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All Clear on the Bernanke Front

The incoming Fed chief will usher in an era of transparency, particularly with inflation policy.

If Alan Greenspan thought he was the Chosen One, then his successor Ben Bernanke hopes to be Everyman.

The soon-to-be

Federal Reserve

chairman wants us to relate to him. His mission is to reach the average American, and he has made it very clear that when he takes over as chairman on Feb. 1, we can expect more transparency in his federal policy making.

Does that mean a stock market crash by Valentine's Day?

Hardly. Just because his policy making will be transparent doesn't necessarily mean it will be any different. "The current expectation is that he'll pick up the baton where Greenspan left it off," says Keith Gumbinger, vice president of HSH Associates of Pompton Plains, N.J., which tracks a variety of loan products. Don't expect to see any abrupt changes in the beginning.

Besides, Bernanke will need time to cozy up to the rest of the board before he can truly spread his wings. So odds are good that he'll continue Greenspan's work in the short term.

But what should be noticeably different from the get-go is that you and I might actually start to understand what goes on in those Fed meetings.

This clarity might be most evident through Bernanke's inflation policy. Sure, Greenspan's team had an inflation target. We just didn't know about it, and he didn't want us to, lest he be held accountable for reaching a certain number. Greenspan's inflation forecasting was written in the Fed's reports to Congress. But have you ever tried to read one of those reports? You're better off translating Russian into German. The only people slogging through those Federal Reserve testimonies are financial market pros with lots of time on their hands.

Quite frankly, Greenspan never really cared if Joe America understood what he was saying.

On the flip side, Bernanke wants us all to realize what he's talking about, says Zoltan Pozsar, an economist at Bernanke is a proponent of having a targeted inflation rate as part of Fed policy, and he's going to come right out and explicitly tell us his goal. And whether he uses the consumer price index or the personal consumption expenditures index to reach that target, it doesn't matter.

"He's open to what the economy is telling him," says Chris Burdick, director, economic analysis, at the Charles Schwab Center for Investment Research. "He proposes risk management and will respond accordingly."

Bernanke has made it very clear that over next three to four years he's aiming to keep inflation at an average of 2%. There, now you know.

But more importantly, Bernanke wants to manage inflation expectations. Because, let's face it, if the media start screaming, "Inflation is coming! Inflation is coming!" we're going to panic -- even if we don't truly understand what that means. It just sounds bad.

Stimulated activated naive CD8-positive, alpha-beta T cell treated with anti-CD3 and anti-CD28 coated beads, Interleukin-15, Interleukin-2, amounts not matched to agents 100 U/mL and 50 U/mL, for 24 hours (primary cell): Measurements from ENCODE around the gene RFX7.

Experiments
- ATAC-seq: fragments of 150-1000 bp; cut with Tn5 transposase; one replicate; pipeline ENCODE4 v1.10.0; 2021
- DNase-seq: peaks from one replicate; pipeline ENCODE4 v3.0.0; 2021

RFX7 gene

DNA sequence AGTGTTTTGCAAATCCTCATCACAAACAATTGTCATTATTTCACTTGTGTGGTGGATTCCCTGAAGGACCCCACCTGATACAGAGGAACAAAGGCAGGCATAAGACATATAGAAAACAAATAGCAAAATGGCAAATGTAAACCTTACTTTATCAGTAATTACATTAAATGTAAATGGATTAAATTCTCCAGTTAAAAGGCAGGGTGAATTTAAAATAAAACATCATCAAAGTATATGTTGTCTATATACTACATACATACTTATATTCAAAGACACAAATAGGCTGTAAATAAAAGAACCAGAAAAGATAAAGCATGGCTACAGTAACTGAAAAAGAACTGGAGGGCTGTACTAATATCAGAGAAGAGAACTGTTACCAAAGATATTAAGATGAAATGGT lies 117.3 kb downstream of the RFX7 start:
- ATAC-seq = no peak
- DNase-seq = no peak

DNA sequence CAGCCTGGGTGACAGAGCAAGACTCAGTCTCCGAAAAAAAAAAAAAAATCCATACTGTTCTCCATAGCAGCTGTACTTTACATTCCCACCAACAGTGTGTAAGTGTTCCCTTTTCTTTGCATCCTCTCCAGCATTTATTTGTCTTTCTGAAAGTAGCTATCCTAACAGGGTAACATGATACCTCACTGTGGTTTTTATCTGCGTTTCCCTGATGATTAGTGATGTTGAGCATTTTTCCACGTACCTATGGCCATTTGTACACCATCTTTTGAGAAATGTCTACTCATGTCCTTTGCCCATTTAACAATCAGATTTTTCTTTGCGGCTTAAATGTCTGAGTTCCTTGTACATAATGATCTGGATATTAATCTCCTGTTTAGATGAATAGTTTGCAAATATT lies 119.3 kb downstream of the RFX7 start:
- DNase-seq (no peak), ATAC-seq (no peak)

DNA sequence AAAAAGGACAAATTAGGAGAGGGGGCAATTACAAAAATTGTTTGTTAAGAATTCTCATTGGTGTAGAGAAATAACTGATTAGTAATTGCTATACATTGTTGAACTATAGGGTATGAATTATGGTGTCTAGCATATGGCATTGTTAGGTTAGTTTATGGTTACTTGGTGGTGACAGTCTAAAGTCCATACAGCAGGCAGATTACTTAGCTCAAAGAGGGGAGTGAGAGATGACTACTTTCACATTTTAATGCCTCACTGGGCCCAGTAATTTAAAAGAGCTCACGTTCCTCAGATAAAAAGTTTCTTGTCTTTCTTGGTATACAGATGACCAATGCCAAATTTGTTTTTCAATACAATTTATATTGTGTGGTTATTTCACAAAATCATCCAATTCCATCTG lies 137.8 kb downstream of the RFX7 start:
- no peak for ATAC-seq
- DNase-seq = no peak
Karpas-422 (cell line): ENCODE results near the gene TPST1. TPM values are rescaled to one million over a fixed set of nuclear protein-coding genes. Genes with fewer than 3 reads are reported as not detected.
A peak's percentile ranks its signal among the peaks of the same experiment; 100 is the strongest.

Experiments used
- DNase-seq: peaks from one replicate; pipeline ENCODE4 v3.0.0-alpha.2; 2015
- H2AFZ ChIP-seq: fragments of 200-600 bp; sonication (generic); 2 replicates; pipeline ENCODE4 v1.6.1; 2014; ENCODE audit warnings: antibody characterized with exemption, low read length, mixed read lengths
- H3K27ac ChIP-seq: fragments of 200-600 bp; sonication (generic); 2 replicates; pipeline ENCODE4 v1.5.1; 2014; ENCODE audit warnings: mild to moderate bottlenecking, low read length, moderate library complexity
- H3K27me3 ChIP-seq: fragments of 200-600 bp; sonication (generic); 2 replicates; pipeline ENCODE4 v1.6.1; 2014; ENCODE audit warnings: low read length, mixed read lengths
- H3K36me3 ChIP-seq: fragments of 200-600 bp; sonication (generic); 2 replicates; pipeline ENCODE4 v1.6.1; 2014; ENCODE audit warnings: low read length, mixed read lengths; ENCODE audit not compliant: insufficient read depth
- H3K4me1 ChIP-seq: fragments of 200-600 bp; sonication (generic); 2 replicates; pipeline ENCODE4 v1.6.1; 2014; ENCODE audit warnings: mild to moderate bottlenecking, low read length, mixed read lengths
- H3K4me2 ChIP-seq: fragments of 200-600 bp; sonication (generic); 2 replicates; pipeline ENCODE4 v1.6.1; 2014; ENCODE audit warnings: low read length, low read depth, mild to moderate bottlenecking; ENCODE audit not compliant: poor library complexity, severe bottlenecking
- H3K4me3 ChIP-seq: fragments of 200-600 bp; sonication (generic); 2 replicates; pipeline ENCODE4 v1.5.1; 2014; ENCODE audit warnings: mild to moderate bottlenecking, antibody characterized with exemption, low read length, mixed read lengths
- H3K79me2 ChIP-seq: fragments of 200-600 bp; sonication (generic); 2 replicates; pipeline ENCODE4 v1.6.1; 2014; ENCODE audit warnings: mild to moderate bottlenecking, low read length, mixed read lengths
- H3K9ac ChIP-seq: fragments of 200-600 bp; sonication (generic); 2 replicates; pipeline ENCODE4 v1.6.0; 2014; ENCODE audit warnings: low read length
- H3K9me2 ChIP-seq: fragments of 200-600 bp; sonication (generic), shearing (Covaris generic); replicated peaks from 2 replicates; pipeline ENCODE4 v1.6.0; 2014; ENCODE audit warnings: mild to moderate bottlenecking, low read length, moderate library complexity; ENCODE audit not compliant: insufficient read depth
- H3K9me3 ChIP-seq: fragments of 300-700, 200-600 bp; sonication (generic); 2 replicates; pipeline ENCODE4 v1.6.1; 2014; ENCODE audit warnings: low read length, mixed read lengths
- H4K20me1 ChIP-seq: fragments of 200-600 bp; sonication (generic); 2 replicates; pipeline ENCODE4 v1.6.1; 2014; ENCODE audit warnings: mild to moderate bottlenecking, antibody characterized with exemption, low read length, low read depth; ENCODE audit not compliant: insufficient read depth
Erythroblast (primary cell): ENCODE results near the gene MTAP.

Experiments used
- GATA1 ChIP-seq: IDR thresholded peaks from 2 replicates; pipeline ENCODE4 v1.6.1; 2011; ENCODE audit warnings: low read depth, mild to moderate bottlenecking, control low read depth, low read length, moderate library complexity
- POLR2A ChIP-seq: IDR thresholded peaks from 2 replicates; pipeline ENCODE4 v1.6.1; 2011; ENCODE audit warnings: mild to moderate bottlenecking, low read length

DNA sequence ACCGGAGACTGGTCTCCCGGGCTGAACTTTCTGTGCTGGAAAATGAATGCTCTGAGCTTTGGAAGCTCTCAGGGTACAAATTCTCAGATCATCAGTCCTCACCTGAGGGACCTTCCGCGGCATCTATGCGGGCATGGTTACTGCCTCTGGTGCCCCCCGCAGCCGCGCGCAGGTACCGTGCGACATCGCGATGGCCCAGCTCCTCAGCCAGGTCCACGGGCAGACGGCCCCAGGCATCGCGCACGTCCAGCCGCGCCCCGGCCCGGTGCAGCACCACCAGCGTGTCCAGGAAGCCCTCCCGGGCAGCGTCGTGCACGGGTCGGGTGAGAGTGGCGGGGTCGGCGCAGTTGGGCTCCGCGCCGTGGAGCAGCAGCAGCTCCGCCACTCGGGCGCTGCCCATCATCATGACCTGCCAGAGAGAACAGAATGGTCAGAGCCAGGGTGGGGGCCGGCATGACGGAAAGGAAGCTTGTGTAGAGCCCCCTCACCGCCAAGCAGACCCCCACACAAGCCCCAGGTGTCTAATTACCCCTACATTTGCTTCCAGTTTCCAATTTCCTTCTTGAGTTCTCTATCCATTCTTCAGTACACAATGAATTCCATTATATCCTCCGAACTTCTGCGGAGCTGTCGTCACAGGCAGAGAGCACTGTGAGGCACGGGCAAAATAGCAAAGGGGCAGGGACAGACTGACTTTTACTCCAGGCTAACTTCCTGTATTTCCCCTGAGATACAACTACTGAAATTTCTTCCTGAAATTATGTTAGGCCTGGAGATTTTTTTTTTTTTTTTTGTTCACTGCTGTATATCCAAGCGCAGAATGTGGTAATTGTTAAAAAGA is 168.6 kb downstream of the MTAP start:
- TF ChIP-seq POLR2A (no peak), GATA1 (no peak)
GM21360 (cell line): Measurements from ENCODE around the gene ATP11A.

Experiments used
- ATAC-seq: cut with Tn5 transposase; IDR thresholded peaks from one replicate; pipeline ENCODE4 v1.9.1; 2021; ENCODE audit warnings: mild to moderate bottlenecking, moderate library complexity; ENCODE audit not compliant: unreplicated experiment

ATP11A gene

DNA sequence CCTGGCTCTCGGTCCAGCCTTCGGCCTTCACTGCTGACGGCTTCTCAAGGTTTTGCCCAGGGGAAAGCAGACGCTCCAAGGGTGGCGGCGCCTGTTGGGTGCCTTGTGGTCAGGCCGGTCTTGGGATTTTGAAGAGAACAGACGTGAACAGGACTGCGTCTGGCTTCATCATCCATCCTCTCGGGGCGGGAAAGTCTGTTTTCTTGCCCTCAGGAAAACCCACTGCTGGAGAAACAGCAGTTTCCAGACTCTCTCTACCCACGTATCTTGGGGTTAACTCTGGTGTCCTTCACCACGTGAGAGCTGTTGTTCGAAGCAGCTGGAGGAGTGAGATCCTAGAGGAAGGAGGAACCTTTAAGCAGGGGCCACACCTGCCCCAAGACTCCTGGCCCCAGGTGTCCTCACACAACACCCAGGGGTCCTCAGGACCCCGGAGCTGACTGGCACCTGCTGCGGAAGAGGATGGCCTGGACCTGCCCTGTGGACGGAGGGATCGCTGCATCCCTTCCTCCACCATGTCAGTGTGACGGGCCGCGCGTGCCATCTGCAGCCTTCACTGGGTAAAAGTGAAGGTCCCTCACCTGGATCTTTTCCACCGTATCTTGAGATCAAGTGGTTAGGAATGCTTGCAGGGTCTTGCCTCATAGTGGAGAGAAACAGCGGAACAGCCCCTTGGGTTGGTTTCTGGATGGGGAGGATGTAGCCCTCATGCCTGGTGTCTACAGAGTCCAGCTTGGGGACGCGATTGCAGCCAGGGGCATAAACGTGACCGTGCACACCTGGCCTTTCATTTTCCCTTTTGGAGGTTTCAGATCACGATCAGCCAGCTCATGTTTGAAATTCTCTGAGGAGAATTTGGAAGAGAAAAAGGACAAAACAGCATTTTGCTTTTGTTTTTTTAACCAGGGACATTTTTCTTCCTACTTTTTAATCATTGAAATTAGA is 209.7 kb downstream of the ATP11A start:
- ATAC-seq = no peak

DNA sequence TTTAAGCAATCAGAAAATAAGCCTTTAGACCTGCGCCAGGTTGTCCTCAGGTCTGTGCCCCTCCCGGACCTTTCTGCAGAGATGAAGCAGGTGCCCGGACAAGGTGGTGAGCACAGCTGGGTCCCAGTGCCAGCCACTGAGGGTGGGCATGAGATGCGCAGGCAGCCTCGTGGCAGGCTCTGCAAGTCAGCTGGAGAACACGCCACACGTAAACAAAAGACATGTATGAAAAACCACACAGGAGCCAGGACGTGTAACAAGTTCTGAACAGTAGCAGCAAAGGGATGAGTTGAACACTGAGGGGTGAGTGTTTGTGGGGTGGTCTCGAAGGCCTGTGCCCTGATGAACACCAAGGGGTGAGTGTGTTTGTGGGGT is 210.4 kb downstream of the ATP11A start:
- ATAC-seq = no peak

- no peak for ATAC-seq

So we're going to react, even if the fundamentals tell us we're wrong. So that might mean a slowdown in purchasing, or even an increase in savings. Either way, it translates into a decrease in the money supply, and that's not a good scenario either. So Bernanke wants to bring in the general publicas partner in this quest and help us understand, says Pozsar.

But he has his work cut out for him, because inflation is a tricky subject. Here's a quick primer. Back in the day, inflation used to refer to a rise in the money supply, which generally led to a general increase in prices, mainly because consumers had more money to spend. However, over time, the definition of inflation has cut to the chase and come to mean the actual rise in prices itself. So now when people mention inflation, they're referring to the increase in the general level of prices.

Inflation happens for lots of reasons. Maybe the supply of something drops -- such as the decrease in natural gas because of a hurricane. Inflation could also be caused from an increase in the demand for something -- such as lumber to rebuild those hurricane-afflicted areas. Either way, it throws the economy off.

Big Ben wants us to understand this stuff because it helps us make smarter choices, and that keeps the market on an even keel. So start paying attention to his upcoming speeches. He uses a much more folksy tone that you'll most likely understand.

In the end, Bernanke wants his policies to be crystal clear. And remember, the guy's a former professor. So hopefully he'll follow through on his transparency pledge and we'll all benefit from it.

So at a time when people are unsure of where the markets are going, Everyman might be the guy to help us out.

Tracy Byrnes is an award-winning writer specializing in tax and accounting issues. As a freelancer, she has written columns for and the New York Post and her work has appeared in SmartMoney and on CBS MarketWatch. Prior to freelancing, she spent four years as a senior writer for Before that, she was an accountant with Ernst & Young. She has a B.A. in English and economics from Lehigh University and an M.B.A. in accounting from Rutgers University. Byrnes appreciates your feedback;

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